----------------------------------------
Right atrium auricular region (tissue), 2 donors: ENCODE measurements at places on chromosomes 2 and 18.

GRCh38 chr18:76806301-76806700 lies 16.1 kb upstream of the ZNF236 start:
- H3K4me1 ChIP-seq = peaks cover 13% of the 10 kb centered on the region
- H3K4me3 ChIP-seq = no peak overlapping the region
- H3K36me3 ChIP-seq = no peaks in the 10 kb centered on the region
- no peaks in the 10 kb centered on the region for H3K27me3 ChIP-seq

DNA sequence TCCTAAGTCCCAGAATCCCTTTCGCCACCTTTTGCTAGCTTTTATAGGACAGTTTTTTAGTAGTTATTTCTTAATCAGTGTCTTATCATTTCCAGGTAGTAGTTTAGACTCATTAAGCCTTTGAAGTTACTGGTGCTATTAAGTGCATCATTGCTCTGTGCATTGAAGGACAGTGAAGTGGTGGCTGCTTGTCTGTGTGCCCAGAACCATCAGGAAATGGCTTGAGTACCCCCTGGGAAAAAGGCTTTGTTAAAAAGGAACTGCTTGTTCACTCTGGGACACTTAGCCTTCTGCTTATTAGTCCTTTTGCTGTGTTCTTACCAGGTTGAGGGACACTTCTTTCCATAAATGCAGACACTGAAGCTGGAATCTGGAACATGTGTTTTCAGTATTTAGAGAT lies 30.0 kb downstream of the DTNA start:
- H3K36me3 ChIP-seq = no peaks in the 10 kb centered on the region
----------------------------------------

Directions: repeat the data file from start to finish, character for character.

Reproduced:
Right atrium auricular region (tissue), 2 donors: ENCODE measurements at places on chromosomes 2 and 18.

GRCh38 chr18:76806301-76806700 lies 16.1 kb upstream of the ZNF236 start:
- H3K4me1 ChIP-seq = peaks cover 13% of the 10 kb centered on the region
- H3K4me3 ChIP-seq = no peak overlapping the region
- H3K36me3 ChIP-seq = no peaks in the 10 kb centered on the region
- no peaks in the 10 kb centered on the region for H3K27me3 ChIP-seq

DNA sequence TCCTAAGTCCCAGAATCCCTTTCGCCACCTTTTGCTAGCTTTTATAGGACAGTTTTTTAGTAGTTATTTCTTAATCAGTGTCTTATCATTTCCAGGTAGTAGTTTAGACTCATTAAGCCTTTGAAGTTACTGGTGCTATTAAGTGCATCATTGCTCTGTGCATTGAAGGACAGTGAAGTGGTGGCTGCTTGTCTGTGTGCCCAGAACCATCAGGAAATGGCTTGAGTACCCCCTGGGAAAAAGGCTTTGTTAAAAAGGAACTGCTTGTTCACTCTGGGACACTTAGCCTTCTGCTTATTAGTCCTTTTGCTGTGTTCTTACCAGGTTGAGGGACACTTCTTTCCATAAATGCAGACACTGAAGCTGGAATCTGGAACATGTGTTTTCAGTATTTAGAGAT lies 30.0 kb downstream of the DTNA start:
- H3K36me3 ChIP-seq = no peaks in the 10 kb centered on the region